Although the ballots are still being counted, provisional figures show that Libya has shut-out the Muslim Brotherhood in favour of interim Prime Minister Mahmoud Jibril, head of the pro-west National Forces Alliance.
Jibril is reported to have have won close to 80 per cent of the vote in Tripoli, with strong results in the south and 60 per cent in Benghazi. With a masters and doctorate from the University of Pittsburg, Jabril is a markedly different candidate from those who won elections in other countries that took part in the Arab Spring. Islamic governments have risen to power in both Egypt and Tunisia.
Libyans turned out in large numbers on Saturday to vote in the first free election since 1969. Although some violence was reported on Saturday, the election process was largely peaceful.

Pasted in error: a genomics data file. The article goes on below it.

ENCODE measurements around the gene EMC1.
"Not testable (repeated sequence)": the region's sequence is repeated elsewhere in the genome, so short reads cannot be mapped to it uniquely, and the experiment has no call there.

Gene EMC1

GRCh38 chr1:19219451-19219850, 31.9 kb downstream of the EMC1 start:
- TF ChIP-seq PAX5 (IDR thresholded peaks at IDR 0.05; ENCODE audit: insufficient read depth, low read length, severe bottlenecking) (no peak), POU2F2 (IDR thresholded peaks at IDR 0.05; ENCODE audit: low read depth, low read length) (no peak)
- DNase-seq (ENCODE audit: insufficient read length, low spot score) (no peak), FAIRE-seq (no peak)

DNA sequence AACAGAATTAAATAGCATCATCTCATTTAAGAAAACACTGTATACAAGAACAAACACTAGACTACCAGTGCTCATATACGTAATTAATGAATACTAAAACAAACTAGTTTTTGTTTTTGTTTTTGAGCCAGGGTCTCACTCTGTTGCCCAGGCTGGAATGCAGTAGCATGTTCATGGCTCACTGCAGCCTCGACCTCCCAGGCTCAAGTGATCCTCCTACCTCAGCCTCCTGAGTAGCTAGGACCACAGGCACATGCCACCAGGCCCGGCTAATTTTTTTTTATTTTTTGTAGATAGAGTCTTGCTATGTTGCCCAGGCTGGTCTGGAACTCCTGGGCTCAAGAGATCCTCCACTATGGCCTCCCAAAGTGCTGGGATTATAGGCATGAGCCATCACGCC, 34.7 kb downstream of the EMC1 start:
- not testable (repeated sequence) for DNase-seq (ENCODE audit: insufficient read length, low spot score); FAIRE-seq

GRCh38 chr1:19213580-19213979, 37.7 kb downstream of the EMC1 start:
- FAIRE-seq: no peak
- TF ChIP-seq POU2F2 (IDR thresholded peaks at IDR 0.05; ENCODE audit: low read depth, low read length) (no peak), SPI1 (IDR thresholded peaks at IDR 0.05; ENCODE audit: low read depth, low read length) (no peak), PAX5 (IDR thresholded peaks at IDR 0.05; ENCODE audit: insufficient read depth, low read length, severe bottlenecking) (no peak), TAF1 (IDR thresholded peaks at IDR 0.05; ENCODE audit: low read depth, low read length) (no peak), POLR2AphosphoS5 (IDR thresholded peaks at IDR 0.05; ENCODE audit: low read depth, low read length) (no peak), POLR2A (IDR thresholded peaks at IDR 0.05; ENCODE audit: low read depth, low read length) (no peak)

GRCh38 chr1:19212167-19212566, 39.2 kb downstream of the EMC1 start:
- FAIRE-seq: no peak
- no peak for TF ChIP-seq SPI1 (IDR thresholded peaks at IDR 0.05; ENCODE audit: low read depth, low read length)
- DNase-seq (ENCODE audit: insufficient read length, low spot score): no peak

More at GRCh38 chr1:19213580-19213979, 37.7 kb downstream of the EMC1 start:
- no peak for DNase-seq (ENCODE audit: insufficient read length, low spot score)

On Monday morning, Jibril called for all of the nearly 60 parties participating in the election to come together in one grand coalition for the sake of national unity. Jabril has previously rejected descriptions of his NFA as secular and liberal, saying a commitment to Islamic law is one of the party’s core principles.
Related stories at Maclean’s:
- Libya’s election unrest: an Arab winter? (July 5, 2012)
- In post-Gadhafi Libya, life still feels frighteningly frail (May 29, 2012)
- Tripoli vs. The Hague: two courts vie to try Gadhafi’s son (May 23, 2012)